Thursday, June 30, 2011

Nishioka or Plouffe? It's an easy call for me

I'm going to chalk this one up to the shortened attention span of the wired generation.

It hasn't always been pretty, but Tsuyoshi
Nishioka has played a better shortstop than
Trevor Plouffe.

There's a growing demand by Twins bloggers (some of whom are smart enough to know better) for the Twins to recall Trevor Plouffe and reinsert him at shortstop in Tsuyoshi Nishioka's stead.

Plouffe is hitting well at Rochester. Fine. Maybe the Twins will find some sucker to take him off their hands.

The truffe about Plouffe is that, hot streak aside, he's not a good enough hitter to play any position other than shortstop, and he can't play short worth a summary sentence to Hades.

I'm not declaring Nishioka to be the answer at shortstop. I am declaring that Plouffe has, in roughly 700 professional games at the position, conclusively proven that he's not the answer.

The assertion, made in two of the above links, that Nishioka is at least as poor defensively as Plouffe is simply preposterous. Yes, Nishioka has made errors. My eyes tell me Nishi's range is visibly superior to Plouffe's. I believe that two of Nishka's boots came on balls up the middle that Plouffe would simply never have touched.

More objectively — and this is a very slender reed to put any weight on — the metrics agree with me. The Bill James Match-ups widget on my iPad says that in his 15 games at short, Plouffe was -5 in plus-minus (meaning he was giving away a play as compared to the average shortstop every three games), -4 in runs saved. Nishioka, in his first eight games at the position (for some reason the stats haven't been updated this week) is 0 in plus-minus, -1 in runs saved.

Again: These numbers don't mean much. It's 15 games for Plouffe, eight for Nishioka, and even the most devoted adherent of defensive metrics will say you need three years of them to draw conclusions.

But the Twins have seen Plouffe for more than those 15 games. Remember: He's been in their farm system since he turned pro in 2004. They know what he is better than the rest of us do. And they know what he isn't.

They don't have that history with Nishioka, which is reason to remain patient with him.


  1. Part of me wants to agree with you (I'm in the camp that wants to send Nishioka down), but at the same time, you can see the kind of pressure Nishi is putting on himself. I think a good 1-2 month stint at Triple-A would be good for Nishioka if for no other reason than to give him a chance to get his legs underneath and build some confidence. If you believe that this season is a bust, you might as well give him a little development time in the minors with the hopes that he gets off to a better start next year.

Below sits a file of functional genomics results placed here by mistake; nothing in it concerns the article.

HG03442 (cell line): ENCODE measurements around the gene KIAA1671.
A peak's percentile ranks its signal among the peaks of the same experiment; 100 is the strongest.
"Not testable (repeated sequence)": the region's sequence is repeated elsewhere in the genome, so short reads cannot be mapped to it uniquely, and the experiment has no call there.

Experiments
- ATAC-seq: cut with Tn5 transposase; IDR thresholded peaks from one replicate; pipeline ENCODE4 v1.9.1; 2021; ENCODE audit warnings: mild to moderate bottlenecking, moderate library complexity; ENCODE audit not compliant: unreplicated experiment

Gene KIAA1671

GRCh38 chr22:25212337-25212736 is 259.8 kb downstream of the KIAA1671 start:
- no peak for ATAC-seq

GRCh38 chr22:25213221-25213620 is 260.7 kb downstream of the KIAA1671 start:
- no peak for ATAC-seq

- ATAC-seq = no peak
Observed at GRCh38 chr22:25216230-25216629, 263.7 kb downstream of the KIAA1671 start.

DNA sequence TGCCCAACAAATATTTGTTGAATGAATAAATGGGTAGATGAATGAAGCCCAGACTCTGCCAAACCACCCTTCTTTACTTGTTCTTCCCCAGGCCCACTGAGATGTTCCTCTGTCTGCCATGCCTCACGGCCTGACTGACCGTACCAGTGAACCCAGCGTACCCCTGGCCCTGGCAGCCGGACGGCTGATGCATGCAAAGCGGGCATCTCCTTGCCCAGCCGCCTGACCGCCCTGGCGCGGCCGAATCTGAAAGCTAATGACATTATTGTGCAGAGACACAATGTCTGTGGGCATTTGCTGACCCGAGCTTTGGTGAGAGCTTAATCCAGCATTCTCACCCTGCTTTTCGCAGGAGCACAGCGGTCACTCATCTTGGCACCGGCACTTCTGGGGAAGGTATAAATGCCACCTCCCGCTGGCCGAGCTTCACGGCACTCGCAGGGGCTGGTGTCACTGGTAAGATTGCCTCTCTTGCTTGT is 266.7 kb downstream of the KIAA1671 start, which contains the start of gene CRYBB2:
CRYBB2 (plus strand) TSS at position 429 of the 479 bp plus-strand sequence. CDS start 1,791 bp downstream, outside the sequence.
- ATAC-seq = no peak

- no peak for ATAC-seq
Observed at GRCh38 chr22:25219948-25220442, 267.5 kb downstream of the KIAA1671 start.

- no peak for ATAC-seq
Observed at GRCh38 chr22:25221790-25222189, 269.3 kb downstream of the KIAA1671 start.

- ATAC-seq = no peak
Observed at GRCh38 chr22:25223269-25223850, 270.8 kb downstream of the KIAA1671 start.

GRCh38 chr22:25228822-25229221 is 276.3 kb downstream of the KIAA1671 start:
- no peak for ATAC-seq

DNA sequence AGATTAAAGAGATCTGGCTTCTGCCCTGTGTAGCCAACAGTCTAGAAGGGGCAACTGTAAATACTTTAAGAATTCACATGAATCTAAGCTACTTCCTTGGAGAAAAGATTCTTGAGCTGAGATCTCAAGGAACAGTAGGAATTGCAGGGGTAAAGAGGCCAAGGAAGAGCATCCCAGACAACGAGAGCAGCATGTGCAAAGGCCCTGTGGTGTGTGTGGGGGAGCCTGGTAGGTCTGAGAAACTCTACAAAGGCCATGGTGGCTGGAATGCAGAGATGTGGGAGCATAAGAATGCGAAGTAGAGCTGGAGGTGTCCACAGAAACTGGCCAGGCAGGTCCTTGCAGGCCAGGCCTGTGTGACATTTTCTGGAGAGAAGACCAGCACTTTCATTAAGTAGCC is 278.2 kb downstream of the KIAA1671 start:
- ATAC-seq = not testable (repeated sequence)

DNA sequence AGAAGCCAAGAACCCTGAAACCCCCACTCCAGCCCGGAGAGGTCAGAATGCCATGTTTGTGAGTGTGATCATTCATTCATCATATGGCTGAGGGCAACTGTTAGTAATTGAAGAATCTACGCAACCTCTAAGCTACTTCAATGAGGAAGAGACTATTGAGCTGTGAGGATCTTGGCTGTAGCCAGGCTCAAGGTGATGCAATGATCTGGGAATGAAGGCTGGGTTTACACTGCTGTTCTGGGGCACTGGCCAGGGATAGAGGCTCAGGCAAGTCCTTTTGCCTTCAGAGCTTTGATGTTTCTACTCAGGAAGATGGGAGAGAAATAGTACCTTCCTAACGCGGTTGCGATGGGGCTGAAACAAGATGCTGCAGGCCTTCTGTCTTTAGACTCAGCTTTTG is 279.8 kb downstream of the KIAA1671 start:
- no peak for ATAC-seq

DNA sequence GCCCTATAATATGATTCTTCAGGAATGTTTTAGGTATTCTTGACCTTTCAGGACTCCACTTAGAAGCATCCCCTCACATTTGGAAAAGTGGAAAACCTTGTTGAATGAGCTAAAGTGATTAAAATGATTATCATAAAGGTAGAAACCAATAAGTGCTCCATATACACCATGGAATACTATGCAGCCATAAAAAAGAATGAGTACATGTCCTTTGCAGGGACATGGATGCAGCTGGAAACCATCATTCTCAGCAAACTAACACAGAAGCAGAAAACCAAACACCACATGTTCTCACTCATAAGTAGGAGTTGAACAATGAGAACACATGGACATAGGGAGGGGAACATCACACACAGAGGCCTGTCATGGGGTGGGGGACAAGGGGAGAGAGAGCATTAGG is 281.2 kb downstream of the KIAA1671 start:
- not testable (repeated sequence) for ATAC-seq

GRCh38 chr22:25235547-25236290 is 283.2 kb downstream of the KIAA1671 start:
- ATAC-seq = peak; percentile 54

I don't think Plouffe is any kind of savior, I think we all know what to expect with him, but if the Twins want to maximize their $14M investment in Nishioka, I think a Triple-A stint is a step in the right direction.

  2. Agree with a lot of your takes, but to say that Plouffe has proven he's not the answer because he's played 700 professional games doesn't really mean anything. Players develop differently. There are players who take a while to develop. See Danny Valencia who will be 27 by the end of the year and will just be finishing his first full season at the big league level. I think last year as well as into this year Plouffe has started to figure some things out. Will he develop into an All-Star caliber player? I doubt it, but he can certainly still develop into a solid hitter at the big league level.

  3. I'd like to see both of them to some degree. As long as they're both playing everyday I'm happy. If Nishioka had been playing horribly for a month or more (still a small sample) then I'd be considering the move.

    So, I tend to agree with your logic. However if August rolls around, the Twins are within 5, and Plouffe keeps hitting while Nishioka continues to scuffle then I'd like to see the switch made.

    Still a part of me really wishing Plouffe would've got a long look at 2B this year. Remember Mr. Span looked like a poor player until his age 24 season. Plouffe is only 25, could be making that same jump developmentally that Span did. Only time will tell.

  4. THANK YOU. These are pretty much my thoughts exactly. For a second there I thought I might be taking crazy pills.

    Believe it or not folks, replacing Nishioka with Plouffe is not going to be the thing that propels the Twins to a division championship. Just let Nishioka play.

  5. I am not sure that Nishioka can play shortstop in Minnesota but we all know that Plouffe can't. Everyone says that Plouffe can hit, if that is the case how do you explain 8 years in the minors with 3,000+ at bats and a .256 average with 75 home runs? You have to think that the Twins really regret trading JJ Hardy to the O's for Fooey Hoey and that other monor leaguer.

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  7. Nishi didn't win awards in Japan for nothing. Give him a while, and I think he'll show why the Twins wanted him.

  8. (Ed, you might want to give Mr Lonely the boot.)